I never thought I’d willingly put my naked body in the public eye for anything. Ever. No way.
Especially not for work.
I’ve never been truly happy with my figure, my weight, my skin, or my naked body enough to take off all my clothes and let someone photograph me for a day.
But now it’s been a whole year since my arse was one of the four main offenders in a two-week campaign for my old work – LUSH Cosmetics. Which means it’s also been a whole year since my arse went viral on the internet. It’s really weird the way the world works.
I wouldn’t just get hella nude for anything, either. I had been working with LUSH for a year and a bit when the creative lead put a call-out for anyone that wanted to be in a nude shoot to promote healthy, natural, normal bodies, and the importance of reducing plastic waste through the concept of ‘naked products’.
Over 100 of the company’s products are considered naked. They’ve won sustainability awards for it.
It’s a pretty important issue to me, as much as I love to call myself a garbage human, the giant trash pile in the middle of the Pacific Ocean terrifies me.
When the campaign itself ran, there was an overwhelming support and positivity from customers that I encountered in the store that I worked in Sydney’s Queen Victoria Building.
Sea Vegetable soap as swimmer bottoms? I should be in sales tbh.
I would regularly tell customers that I was one of the bums, and had many surprised faces, responses of “you’re so brave!” and one delightful old lady who literally smacked me on my (now very famous) bum while congratulating me.
It wasn’t until after the campaign ended, and the report from the Advertising Standards Board came out saying that we had pushed the friendship a little, did the negativity start to circulate. I was interviewed by a number of publications about the supposed ‘pornographic’ nature of the shoot.
I had the chance to chat to Chloe here at Pedestrian, who I’m pretty sure was one of the first to contact me about the whole thing, and the first to publish a story on the issue. It was great to be able to get my voice out there on how the campaign made me feel.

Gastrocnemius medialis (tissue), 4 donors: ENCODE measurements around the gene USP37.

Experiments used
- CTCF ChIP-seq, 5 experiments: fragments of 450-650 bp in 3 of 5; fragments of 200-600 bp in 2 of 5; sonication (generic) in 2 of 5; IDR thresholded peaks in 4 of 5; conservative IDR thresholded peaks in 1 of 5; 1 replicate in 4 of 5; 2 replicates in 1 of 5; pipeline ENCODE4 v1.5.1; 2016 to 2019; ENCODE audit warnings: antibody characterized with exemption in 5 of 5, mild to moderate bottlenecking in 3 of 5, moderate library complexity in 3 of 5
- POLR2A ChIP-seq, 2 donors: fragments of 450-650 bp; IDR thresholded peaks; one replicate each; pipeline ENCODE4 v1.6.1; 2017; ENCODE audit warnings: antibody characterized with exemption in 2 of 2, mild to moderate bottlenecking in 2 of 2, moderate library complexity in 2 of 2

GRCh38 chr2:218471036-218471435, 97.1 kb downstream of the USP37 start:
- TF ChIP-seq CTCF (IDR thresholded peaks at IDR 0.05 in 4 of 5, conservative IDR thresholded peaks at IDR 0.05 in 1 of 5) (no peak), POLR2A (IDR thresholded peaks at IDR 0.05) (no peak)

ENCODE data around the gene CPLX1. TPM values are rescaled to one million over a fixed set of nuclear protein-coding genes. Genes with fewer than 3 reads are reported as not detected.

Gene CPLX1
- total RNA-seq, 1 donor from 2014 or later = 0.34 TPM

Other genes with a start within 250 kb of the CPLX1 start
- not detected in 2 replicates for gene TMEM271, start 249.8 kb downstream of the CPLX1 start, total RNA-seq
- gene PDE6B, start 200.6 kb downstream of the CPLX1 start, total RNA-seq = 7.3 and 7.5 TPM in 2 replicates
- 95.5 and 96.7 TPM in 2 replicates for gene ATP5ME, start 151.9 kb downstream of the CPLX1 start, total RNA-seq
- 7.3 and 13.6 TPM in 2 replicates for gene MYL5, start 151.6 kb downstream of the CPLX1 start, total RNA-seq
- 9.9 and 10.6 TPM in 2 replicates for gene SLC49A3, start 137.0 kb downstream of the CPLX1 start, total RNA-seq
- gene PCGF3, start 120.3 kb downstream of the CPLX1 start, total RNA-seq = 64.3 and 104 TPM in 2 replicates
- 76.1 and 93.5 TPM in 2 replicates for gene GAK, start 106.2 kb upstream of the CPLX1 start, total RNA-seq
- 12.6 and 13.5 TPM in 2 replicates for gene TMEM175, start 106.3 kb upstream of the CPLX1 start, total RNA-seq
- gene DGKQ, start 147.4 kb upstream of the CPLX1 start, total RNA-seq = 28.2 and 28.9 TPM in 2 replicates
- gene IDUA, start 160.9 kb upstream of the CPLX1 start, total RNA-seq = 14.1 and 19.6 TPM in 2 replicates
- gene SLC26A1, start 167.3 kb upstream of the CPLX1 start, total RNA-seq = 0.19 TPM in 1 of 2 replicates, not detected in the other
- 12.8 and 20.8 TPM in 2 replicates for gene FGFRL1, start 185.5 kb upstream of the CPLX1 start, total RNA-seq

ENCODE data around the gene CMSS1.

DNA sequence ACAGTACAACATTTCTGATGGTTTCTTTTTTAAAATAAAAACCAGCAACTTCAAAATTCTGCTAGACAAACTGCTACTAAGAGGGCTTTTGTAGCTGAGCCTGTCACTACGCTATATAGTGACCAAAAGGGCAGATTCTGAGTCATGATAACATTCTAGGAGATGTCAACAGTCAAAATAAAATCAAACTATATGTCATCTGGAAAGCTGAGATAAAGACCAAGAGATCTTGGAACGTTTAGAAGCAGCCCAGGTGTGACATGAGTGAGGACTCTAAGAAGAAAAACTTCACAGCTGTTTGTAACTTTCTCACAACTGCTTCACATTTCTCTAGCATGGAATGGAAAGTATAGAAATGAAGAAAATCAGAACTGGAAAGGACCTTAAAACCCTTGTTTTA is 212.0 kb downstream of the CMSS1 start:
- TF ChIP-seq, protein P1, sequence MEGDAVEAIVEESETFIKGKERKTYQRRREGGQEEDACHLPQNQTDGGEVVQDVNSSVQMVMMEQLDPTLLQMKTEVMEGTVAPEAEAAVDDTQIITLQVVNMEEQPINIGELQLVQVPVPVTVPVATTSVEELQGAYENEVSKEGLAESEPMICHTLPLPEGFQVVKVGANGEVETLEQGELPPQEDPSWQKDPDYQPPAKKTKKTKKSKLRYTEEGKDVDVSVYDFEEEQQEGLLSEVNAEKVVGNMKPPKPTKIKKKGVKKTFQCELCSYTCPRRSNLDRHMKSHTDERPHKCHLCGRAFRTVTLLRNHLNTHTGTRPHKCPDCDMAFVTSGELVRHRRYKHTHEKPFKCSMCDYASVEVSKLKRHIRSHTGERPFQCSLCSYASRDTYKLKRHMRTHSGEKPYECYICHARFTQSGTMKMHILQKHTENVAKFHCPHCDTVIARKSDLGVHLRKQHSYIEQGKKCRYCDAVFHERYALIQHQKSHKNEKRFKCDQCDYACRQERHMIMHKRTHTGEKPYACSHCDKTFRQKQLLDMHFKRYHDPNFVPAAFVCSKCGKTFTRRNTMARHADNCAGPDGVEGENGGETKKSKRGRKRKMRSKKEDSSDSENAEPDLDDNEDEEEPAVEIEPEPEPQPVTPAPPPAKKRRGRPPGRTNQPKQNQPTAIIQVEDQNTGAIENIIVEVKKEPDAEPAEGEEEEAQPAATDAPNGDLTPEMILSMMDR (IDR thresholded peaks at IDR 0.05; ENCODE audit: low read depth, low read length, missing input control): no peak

It made me feel like I had authority to encourage others to think radically about the kind of bodies that advertising shows us as the ‘perfect body’, to prove that looking good naked has nothing to do with thigh gaps, photoshop, or bedroom eyes.
The piece went absolutely gangbusters and kicked off the story, which ended up reaching publications I never thought would even give a shit about four nude women from Australia.
My shop was cold-called by The Daily Mail and it was pure chance that I was there and answered the phone. Buzzfeed‘s reporting on it went bananas.
The stories started to escalate, and I frequently made the mistake of reading the commentary on social media.
Try and pick me out (hint: I’m on the right) Image: Supplied.
After studying media and journalism for over six years, it’s been drilled into my head that I should never ever EVER read the comments. Especially not on a story where I am explicitly included, in all my naked and unphotoshopped glory. There were people on there taking me for face – or in this case, arse – value.
Commenters called the other girls and I obese and unhealthy, unwanted, unattractive, unladylike. It made me feel gross, and certainly didn’t help with the amount of body image issues I’ve struggled with in the past. Having complete strangers tell you that you’re unappealing and obese is never something that you want to hear – no matter what size you are.
We had caused the fury of Helen Lovejoy types not only across Australia, but across the world.
I distinctly remember waking up one morning to a text that said “Hey Courtney, your bum is on the BBC front page.”
The images had gone global, and it brought the wrath of an international audience who felt compelled to comment on my body.
Although, for every negative comment that cut me down and made me feel like shit, there were plenty of positive ones.
People cheered us for our bravery in stripping down for the shoot, thanked us for being real people in an advertising campaign, and fought for us against the trolls. Some even posted photos of their own naked butts, asking “Does my arse upset you too?”
After the campaign ended and the media storm settled, the Australian leg of the cheeky (hehe) company published the image on the front of the catalogue, which meant my arse was once again in circulation to the masses.
A lot less offensive, apparently, but still got a lot of folks talking. Even the founder of LUSH, Mark Constantine, has seen the magazine, and called us “beautiful bums”.
Between then and now, I guess I’ve learned a lot about accepting myself and recognising the space I exist in. I’ve had the guts to go to places like the Coogee Womens Baths and sunbathe topless, I’ve taken more steps to take care of my body, and embrace the skin I’m in. I’ve focused more on the positive responses to the campaign and viral stories than the negative ones.
The whole experience was weird and wonderful. It helped me to quash negative feelings about myself that I’ve struggled with for many years. It’s made me push myself out of my comfort zone more often. It’s helped me accept myself and not to get weighed down by the opinions of others.
But most of all, it’s got me the very grouse, self-imposed title of ‘international butt model’, which will forever be my claim to fame.
Image: LUSH Cosmetics/Facebook